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Pressure Drop

01/06/2009 9:01 AM

Right now we run a 2" header line at 90 psi that feeds air to 10 5-axis machines. If I were to install something that consumed approximately 700 cfm, would this starve the air line and cause a disasterous pressure drop that would ultimately lead to the failure of all machines?

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Pathfinder Tags: CFM Pressure starvation
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#1

Re: Pressure Drop

01/06/2009 10:38 AM

Google this; EARS - Exhausted Air Recycling System

It may be a solution to your problems if you can make it apply, if it is please tell them I sent you, always nice to get a commission when you are semi-retired, I am also a big supporter of their system, and the usual disclaimer I do not work for them, I am just an automotive journalist that really likes the idea of the exhaust air recycling.

Kevin

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#6
In reply to #1

Re: Pressure Drop

01/07/2009 9:03 AM

How exactly does this work? Or, in other words, what would it take to implement this into a machine shop with over 50 machines?

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#13
In reply to #6

Re: Pressure Drop

01/08/2009 9:43 AM

Rather simple concept actually, the air that is commonly vented to atmosphere is captured at the vent and piped back to the compressor.

The savings is realized in less power consumption, three phase power is expensive, since the compressor is not running as often to provide the required volume of air for the machines to operate. As you are aware a compressed air system is relatively inexpensive to build, the operation of the system is by far a greater cost. Typically air is compressed is piped to a component and vented, some form of work is completed, but the air volume and associated cost is lost, by capturing and piping it back to the compressor some of that initial cost is recovered. Recycling the air to use a currently popular term.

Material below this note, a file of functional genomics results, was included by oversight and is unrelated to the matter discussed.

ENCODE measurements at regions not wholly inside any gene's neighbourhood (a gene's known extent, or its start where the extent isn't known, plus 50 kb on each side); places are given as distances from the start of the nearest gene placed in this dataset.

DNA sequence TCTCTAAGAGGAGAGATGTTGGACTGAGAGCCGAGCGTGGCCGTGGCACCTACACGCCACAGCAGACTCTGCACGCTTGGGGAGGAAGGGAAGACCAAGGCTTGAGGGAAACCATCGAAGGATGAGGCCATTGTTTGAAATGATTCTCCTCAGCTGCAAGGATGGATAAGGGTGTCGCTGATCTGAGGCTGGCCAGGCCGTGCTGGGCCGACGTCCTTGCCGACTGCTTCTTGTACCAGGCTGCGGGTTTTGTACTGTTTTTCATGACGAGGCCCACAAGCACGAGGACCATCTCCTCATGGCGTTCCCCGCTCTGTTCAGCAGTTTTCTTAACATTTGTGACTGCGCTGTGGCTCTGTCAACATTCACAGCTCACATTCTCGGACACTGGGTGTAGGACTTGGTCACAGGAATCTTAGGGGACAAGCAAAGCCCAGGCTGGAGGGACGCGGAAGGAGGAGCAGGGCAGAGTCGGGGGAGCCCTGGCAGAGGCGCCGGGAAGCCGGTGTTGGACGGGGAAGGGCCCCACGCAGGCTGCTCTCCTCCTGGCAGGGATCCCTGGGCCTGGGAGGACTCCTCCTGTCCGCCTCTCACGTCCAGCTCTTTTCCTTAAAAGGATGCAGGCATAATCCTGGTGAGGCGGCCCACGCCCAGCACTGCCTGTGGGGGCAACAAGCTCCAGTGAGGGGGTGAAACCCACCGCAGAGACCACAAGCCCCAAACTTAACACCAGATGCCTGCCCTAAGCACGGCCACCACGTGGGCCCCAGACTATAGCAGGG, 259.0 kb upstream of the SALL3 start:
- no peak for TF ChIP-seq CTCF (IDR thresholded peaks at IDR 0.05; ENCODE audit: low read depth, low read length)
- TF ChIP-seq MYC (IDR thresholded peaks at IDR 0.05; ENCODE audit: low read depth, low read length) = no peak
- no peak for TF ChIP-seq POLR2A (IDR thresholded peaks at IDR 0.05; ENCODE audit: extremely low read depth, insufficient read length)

Another addition to the system that will save you money in the long term would be air dryers, descant types are the least expensive to use. Dry air in the system will facilitate longer life for the components.

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#2

Re: Pressure Drop

01/06/2009 10:46 AM

What is supplying the 2" header (capacity)?

How much air does each CNC machine take? At what interval? Continuous?

How much/length of piping is it to each machine? Length of header?

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Anonymous Poster
#3
In reply to #2

Re: Pressure Drop

01/06/2009 10:49 AM

............... after asking these questions I had a quick look at some numbers.

At first glance, without details, it looks like you are going to have a problem.

But please supply the requested info to confirm that.

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#5
In reply to #2

Re: Pressure Drop

01/07/2009 9:02 AM

We have two massive compressors that supply the compressed air (I am not sure how much power).

I am not sure how much air each CNC takes, but it is the normal amount used for the pneumatic system - they are 5 axis machines. Furthermore, this would be continuous or 10 hours a day.